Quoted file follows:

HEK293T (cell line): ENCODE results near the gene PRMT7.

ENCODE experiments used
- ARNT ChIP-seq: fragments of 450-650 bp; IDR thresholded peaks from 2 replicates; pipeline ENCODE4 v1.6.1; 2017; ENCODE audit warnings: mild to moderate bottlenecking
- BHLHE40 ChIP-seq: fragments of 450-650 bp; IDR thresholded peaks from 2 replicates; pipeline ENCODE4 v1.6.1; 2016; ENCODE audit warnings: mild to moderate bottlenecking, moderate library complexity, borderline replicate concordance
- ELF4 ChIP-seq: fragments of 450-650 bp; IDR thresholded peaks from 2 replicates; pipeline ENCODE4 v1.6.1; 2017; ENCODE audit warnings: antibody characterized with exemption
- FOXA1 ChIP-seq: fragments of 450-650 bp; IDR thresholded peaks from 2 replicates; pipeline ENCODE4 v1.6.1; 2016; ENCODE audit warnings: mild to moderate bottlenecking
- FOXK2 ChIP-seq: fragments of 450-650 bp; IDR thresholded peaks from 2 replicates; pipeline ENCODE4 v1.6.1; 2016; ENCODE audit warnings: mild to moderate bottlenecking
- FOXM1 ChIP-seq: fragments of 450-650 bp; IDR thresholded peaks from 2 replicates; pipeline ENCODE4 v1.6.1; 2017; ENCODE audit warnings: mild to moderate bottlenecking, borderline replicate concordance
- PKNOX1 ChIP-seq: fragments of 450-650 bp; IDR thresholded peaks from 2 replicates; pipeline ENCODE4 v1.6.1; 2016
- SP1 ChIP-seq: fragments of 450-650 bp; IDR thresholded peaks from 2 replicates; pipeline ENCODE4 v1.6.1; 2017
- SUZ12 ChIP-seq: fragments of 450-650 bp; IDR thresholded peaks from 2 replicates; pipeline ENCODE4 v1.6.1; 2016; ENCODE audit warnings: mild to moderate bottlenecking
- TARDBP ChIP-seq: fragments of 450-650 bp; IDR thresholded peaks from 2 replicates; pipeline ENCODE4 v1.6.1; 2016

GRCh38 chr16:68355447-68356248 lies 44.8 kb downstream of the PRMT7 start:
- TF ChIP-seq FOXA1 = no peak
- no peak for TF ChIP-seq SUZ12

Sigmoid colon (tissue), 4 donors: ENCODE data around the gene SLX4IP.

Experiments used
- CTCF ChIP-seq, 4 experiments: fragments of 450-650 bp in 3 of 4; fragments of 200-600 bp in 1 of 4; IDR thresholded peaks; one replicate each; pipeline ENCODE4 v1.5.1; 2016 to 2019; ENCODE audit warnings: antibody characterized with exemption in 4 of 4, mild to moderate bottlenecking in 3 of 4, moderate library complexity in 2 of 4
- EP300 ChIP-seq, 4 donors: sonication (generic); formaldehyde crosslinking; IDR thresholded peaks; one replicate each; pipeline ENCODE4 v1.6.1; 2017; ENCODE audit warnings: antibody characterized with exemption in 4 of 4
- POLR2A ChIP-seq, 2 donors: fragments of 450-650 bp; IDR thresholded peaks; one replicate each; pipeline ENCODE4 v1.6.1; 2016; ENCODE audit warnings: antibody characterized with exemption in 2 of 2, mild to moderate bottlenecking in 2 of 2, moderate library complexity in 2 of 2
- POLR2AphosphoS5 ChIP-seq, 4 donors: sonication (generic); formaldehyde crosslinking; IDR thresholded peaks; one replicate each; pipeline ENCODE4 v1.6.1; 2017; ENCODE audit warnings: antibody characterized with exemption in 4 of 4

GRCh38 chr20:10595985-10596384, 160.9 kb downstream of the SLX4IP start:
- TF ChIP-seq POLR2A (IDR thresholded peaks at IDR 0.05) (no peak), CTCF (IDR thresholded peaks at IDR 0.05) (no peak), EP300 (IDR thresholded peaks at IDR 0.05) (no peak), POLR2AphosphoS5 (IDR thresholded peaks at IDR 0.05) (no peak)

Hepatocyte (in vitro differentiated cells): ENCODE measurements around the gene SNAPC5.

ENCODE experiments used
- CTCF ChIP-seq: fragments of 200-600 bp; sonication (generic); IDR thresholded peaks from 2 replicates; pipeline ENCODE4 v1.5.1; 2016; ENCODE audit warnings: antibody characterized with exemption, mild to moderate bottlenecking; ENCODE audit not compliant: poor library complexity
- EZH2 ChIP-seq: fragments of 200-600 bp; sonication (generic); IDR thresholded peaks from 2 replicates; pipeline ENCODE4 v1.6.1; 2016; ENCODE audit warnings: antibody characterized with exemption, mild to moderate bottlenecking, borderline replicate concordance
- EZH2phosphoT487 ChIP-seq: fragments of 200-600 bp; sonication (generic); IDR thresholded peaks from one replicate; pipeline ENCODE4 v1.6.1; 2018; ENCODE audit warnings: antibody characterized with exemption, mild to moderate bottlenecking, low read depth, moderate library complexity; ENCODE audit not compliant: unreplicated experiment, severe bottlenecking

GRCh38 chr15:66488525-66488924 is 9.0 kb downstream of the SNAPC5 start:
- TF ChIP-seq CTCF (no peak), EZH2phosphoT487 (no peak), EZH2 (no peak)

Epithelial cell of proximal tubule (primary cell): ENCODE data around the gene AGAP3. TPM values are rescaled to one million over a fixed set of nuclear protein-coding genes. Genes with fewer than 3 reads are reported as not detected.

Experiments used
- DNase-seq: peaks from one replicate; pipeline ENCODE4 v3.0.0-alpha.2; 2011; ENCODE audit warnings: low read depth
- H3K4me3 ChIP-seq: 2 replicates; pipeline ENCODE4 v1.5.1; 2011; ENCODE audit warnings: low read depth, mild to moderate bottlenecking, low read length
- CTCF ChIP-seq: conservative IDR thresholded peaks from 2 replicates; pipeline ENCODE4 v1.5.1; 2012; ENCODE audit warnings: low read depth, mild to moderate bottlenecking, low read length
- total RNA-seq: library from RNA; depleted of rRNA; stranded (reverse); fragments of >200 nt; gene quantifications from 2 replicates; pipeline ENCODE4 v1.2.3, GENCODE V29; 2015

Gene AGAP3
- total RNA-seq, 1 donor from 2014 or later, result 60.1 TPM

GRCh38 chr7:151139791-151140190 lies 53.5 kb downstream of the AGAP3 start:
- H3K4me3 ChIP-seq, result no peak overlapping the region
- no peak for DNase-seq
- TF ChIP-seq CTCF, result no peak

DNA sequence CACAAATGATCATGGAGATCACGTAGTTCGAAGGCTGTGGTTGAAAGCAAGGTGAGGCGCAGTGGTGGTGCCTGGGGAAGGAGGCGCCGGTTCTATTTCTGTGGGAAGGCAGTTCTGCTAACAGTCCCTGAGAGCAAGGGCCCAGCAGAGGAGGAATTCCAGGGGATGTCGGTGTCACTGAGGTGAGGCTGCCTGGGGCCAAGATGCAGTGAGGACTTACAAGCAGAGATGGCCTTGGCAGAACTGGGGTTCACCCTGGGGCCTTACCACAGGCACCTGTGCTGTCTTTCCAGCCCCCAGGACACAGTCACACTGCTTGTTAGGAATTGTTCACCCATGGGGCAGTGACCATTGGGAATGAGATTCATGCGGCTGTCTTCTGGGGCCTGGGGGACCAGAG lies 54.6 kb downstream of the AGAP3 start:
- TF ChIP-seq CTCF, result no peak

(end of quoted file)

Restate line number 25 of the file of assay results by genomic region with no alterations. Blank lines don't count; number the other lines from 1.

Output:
ENCODE experiments used